Sri Lanka Overview of Conservation Approaches and Technologies (SLOCAT) is the Sustainable Land Management (SLM) information-sharing platform of Sri Lanka. This is a common platform own and operate by 15 agencies that are responsible for land related matters in Sri Lanka. The objective of SLM Sri Lanka is to coordinate the interventions of all agencies in the implementation of SLM in Sri Lanka. SLM Sri Lanka also shares global knowledge and experience in SLM in local languages to disseminate them to the relevant officials and farmers and disseminate local knowledge and experience on SLM globally.
SLOCAT attempts to compile, document, evaluate, share, disseminate, and apply SLM knowledge. Recognizing the vital importance of SLM and the pressing need for corresponding knowledge management SLOCAT was launched under the Rehabilitation of Degraded Agricultural Land Project (RDALP) jointly implemented by the Food and Agriculture Organisation (FAO) of the United Nations and funded by the Global Environment Facility (GEF) in 2019.  
According to the National Report on Desertification/Land Degradation in Sri Lanka - 2000, land degradation in the central highlands is a severe problem where steep slopes, high intensity of rainfall and inappropriate land use have led to high rate of soil erosion and landslides. According to the Agriculture Department, the major source of land degradation is associated with agriculture. At present, the problem of soil erosion exists in 44 percent of agricultural lands in the country.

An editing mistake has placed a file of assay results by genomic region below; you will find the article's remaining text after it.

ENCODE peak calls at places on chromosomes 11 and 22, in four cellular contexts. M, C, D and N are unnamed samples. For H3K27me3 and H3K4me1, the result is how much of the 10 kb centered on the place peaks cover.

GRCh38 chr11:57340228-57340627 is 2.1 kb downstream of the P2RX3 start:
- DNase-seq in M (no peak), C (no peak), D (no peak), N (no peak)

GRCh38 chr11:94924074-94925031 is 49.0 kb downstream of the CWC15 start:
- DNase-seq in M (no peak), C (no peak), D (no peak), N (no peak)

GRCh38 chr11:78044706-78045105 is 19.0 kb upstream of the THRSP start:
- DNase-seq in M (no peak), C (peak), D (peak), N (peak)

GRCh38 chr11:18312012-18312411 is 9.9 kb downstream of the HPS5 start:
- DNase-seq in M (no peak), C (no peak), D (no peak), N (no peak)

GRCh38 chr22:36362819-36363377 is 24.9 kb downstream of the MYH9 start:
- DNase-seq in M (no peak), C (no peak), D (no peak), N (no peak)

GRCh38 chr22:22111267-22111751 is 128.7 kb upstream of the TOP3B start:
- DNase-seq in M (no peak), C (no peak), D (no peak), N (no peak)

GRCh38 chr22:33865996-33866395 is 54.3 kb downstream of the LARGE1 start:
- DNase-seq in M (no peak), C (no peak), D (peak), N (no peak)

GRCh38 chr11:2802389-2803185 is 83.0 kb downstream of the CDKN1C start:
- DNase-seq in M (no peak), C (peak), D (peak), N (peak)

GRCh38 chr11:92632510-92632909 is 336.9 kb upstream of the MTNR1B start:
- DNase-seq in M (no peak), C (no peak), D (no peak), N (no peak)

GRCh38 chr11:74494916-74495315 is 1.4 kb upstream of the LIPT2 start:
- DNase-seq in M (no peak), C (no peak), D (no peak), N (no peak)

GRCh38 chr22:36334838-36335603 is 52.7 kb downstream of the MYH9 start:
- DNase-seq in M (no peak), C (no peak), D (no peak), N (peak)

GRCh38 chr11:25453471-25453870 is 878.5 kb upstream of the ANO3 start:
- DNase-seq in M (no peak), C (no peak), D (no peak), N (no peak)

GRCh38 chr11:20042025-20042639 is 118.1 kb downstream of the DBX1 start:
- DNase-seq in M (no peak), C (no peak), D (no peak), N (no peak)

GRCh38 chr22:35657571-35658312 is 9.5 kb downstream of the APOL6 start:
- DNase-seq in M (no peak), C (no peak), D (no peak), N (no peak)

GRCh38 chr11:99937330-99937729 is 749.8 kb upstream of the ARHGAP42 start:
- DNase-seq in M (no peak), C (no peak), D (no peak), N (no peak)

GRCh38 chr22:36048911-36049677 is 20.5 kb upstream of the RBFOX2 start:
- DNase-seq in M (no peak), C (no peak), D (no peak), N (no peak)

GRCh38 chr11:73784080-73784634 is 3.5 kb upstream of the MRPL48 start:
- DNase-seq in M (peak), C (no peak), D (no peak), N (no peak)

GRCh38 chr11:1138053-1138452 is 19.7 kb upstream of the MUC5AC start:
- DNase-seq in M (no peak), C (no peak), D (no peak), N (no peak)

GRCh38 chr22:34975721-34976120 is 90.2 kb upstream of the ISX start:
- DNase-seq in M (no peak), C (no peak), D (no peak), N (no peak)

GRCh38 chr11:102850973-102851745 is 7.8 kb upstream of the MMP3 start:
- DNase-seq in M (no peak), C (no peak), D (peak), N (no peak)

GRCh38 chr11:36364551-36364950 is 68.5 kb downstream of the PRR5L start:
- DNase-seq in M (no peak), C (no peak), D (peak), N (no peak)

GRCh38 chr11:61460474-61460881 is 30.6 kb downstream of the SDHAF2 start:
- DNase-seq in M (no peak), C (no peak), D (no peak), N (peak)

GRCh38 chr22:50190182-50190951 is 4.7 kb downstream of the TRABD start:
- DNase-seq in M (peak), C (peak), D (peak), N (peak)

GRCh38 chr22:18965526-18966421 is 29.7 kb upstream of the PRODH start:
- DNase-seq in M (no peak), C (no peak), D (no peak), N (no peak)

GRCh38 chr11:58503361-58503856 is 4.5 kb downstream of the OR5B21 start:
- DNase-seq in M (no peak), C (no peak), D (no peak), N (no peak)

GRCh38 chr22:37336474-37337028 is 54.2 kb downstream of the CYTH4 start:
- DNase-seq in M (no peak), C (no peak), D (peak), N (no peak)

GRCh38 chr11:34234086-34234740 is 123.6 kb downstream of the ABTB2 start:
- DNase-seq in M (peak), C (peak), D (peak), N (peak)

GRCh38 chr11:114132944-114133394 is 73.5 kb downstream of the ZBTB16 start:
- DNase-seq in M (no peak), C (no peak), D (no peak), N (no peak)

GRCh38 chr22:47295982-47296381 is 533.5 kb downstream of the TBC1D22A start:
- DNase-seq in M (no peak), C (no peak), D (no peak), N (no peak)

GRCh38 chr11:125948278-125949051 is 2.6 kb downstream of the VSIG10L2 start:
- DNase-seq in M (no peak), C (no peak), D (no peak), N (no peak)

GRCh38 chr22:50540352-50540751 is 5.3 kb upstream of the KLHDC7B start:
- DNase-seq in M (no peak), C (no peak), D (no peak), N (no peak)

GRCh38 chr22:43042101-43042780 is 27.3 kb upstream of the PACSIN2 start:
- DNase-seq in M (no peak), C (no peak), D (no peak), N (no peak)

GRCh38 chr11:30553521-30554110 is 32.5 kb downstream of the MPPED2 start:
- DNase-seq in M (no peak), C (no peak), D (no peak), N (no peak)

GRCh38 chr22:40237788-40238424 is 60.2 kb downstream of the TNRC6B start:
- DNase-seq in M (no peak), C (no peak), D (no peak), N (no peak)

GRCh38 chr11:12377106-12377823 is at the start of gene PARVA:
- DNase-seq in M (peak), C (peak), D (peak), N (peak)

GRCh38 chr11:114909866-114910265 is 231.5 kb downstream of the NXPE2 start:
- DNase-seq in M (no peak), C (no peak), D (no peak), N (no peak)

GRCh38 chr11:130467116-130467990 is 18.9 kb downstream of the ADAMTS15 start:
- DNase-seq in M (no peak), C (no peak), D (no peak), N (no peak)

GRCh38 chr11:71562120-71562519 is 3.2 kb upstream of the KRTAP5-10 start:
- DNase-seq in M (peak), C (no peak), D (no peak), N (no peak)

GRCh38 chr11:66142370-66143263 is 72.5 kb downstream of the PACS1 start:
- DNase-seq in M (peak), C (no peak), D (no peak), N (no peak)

Land degradation has emerged as a serious problem in Sri Lanka. It has been estimated that nearly one-third of the land in the country is subjected to soil erosion. Soil erosion and soil fertility decline are the two main types of land degradation observed in the central highlands. About 50 percent of agricultural lands in the central highlands has already been degraded. Comparative studies of soil erosion by zones have shown that, out of 25 administrative districts in the country, the districts which represent the central highlands, including Kandy, NuwaraEliya and Badulla, have the highest levels of land degradation.

Severe erosion takes place on sloping lands under market gardens (vegetables and potatoes), tobacco, poorly managed seedling tea and chena (slash and burn) cultivation. Land degradation in the central highlands has been threatening the ability of agro-ecosystems in the area to provide global environmental benefits and to sustain the economic activities and livelihoods of the people depending on ecosystem goods and services.

SLOCAT Partners

  • Ministry of Mahaweli Development and Environment
  • Ministry of Land
  • Ministry of Plantation Industries
  • Ministry of Agriculture
  • Department of Agriculture
  • Department of Land Use Policy Planning
  • Department of Agrarian Development